Figure 1. Flowchart of participants included in the study. Normal, normal mucosa; carditis, including superficial or chronic carditis with no intestinal metaplasia; CIM, cardia intestinal metaplasia; CLIN, cardia low-grade intraepithelial neoplasia; CHIN, cardia high-grade intraepithelial neoplasia; GCA, gastric cardia adenocarcinoma.
The study was approved by the ethics committee of the Cancer Institute and Hospital, Chinese Academy of Medical Sciences (approval number: 2015SQ00223), and the study used the Protocol Registration System in the Chinese Clinical Trial Registry (identifier: ChiCTR-EOR-16008577).
Before the 13C-UBT assay, each participant completed a standardized questionnaire administered by a trained interviewer. Information obtained included demographic characteristics, socioeconomic status, lifestyle habits (e.g., alcohol intake, cigarette smoking, dietary intakes, and drinking water source), medical history, and family medical history. After the interview, a basic physical examination was performed including the measurements of height and weight.
13C-Urea Breath Test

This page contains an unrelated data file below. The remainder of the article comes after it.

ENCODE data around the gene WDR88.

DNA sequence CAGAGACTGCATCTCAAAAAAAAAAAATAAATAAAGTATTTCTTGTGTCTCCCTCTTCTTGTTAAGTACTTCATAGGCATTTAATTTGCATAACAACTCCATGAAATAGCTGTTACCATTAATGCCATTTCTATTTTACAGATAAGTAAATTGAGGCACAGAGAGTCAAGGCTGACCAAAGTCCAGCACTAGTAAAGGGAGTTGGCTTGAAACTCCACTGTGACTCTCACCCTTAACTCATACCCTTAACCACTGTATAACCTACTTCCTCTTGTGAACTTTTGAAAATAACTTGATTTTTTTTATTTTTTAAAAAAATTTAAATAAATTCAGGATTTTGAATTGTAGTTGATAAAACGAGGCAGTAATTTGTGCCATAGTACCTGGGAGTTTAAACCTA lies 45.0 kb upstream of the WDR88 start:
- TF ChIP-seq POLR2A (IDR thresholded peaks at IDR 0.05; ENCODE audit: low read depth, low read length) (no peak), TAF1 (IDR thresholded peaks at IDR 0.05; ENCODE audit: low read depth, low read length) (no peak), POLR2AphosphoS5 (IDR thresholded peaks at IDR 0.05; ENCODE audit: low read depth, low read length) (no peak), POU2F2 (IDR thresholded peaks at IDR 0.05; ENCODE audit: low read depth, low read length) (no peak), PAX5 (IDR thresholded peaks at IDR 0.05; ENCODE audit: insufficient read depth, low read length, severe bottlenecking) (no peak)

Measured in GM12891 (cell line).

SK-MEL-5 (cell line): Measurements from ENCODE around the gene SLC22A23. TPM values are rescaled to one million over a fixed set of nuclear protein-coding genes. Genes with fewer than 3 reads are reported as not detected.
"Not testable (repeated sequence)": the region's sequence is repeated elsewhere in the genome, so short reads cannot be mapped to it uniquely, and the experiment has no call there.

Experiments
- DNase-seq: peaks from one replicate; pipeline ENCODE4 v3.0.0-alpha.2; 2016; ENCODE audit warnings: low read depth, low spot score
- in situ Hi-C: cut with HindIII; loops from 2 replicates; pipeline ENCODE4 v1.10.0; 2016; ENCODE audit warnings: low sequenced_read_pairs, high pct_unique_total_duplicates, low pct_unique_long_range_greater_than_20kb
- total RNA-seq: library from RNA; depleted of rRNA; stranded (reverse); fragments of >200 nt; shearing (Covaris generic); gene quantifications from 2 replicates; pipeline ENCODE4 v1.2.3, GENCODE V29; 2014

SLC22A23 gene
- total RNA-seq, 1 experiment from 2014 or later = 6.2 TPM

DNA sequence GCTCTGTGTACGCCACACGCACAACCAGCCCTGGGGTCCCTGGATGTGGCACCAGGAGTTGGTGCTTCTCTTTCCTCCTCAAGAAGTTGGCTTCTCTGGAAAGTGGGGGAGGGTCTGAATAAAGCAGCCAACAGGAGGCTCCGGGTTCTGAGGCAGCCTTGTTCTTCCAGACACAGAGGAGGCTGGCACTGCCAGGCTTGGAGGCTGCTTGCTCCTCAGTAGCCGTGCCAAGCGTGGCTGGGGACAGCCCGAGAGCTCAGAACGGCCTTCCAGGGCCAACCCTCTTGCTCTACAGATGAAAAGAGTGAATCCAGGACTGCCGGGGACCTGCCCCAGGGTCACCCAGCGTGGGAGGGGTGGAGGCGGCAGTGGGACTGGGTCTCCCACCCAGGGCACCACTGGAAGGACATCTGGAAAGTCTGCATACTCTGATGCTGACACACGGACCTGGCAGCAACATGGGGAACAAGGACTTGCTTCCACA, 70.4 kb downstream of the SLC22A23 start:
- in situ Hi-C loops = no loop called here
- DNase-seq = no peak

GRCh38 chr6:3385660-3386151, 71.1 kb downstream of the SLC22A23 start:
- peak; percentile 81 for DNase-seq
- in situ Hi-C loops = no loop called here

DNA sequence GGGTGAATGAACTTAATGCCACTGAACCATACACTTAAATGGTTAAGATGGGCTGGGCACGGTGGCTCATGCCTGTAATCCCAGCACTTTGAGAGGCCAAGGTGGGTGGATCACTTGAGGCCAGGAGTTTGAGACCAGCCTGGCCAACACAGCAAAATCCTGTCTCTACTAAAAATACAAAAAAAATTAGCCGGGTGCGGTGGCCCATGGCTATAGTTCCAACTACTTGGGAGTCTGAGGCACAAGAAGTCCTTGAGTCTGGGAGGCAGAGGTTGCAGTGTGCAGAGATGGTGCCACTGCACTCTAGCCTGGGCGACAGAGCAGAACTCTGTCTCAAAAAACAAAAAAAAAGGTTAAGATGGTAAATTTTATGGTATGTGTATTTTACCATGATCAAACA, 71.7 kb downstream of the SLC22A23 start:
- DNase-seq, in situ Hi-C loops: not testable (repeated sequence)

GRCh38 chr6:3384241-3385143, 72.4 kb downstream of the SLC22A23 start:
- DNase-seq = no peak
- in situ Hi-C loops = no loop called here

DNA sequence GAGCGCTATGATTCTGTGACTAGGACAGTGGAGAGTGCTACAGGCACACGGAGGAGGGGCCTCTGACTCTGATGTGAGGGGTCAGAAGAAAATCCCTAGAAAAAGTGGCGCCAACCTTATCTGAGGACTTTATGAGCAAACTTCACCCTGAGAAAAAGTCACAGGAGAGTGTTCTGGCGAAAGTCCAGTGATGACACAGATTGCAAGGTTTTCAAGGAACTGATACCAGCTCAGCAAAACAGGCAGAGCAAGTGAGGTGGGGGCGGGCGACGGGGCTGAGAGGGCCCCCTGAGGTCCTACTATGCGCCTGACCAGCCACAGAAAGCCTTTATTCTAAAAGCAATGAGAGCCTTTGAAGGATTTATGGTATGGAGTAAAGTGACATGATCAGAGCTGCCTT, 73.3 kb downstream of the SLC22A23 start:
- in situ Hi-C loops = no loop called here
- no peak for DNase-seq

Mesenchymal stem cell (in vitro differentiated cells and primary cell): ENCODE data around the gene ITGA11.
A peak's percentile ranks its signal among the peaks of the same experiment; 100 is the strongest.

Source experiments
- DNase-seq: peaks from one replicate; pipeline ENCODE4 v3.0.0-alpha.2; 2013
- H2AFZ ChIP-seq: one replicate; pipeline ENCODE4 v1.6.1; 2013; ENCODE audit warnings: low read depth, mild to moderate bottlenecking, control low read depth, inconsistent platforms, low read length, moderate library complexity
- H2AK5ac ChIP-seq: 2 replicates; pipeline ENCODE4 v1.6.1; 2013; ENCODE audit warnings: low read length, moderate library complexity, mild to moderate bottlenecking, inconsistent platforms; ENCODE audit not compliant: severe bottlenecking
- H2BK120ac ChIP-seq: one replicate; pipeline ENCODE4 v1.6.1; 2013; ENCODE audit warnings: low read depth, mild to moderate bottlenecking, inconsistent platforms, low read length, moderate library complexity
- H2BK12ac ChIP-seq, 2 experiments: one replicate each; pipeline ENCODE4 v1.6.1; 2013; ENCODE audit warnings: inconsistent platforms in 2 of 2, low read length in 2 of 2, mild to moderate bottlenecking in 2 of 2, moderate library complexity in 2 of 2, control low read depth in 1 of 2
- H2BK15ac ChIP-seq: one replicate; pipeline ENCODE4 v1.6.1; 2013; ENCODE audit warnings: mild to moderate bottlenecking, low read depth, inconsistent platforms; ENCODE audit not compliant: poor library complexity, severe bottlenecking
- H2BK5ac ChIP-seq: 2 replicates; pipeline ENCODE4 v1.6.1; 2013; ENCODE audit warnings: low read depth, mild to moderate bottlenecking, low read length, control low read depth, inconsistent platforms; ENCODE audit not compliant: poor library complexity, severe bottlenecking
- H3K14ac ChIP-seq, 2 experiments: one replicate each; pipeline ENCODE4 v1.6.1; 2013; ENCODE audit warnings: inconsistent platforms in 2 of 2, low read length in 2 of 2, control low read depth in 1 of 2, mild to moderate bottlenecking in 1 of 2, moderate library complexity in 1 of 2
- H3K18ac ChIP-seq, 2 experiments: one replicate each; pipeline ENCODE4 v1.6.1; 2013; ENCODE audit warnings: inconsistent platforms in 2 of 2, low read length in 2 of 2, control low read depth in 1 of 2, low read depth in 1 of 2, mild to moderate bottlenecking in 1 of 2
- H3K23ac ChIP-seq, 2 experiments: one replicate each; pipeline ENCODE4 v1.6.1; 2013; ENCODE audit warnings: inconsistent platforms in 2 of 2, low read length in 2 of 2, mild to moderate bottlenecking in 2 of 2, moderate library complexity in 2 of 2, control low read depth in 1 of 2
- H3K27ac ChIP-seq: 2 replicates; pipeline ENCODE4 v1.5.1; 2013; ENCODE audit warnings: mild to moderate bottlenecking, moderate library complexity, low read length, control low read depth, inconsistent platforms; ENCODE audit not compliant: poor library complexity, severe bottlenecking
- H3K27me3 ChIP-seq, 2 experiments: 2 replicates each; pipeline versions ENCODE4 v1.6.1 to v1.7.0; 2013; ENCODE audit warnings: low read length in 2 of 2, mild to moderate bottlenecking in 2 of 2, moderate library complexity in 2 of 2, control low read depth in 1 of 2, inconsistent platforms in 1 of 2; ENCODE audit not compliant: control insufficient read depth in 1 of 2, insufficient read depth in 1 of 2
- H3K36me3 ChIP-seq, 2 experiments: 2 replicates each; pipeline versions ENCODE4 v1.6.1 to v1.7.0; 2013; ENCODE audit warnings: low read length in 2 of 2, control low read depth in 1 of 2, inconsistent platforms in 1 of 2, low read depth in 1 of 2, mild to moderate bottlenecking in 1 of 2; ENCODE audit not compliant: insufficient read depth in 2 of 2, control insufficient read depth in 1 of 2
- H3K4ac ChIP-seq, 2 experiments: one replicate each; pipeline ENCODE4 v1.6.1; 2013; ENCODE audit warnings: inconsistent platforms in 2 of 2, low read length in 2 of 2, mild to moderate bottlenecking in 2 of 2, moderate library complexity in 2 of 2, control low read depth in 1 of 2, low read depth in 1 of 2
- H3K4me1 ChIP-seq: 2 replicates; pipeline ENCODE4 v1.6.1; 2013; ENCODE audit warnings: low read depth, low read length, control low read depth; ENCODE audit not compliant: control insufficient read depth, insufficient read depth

Eligible subjects underwent the 13C-UBT in the morning (between 8 a.m. and 10 a.m.) after an overnight fast (>8 h). A baseline breath sample (normal exhalation for 4 s) was collected in a collection tube. A capsule containing 50 mg 13C-urea in 50 ml of water was then administered orally. A second breath sample was collected 30 min later. Breath samples were then analyzed via mass spectrometry. Results were expressed as delta (Δ), defined as the ratio (ri−r0)/r0 where r = 13CO2/12CO2 (0 = basal sample; i = 30 min sample). The result of the 13C-UBT was considered positive for H. pylori infection if delta (Δ) was >4.0.
The entire esophagus and stomach were examined by esophagogastroduodenoscopy, including careful examinations of the cardia, especially focused on the high GCA incidence anatomical site located at the right anterior side of the esophagogastric junction (EGJ) from the axial view at endoscopy (34), according to a standardized protocol devised for the trial. The EGJ was recognized as the most proximal extent of the gastric fold at endoscopy. The cardia region was defined as the area 20 mm to the EGJ at endoscopy. During careful examinations of the stomach cardia and non-cardia (including the fundus, corpus, antrum, pylorus, and angle), suspicious lesions showing congestion, bleeding, roughness, erosion, plaque, or nodularity were targeted, and biopsies were taken. The number of biopsies taken was dependent on the size of the lesions (1~3 biopsies for each lesion). All endoscopic examinations were conducted in the local Cancer Institute/Hospital of Linzhou and were performed by board-certified endoscopists trained by the Cancer Institute/Cancer Hospital, Chinese Academy of Medical Sciences. Two endoscopists, blinded to the results of the questionnaire and 13C-UBT assay, performed the procedures. All endoscopic examinations were performed using the same type of endoscope (Olympus CV-260SL, Japan).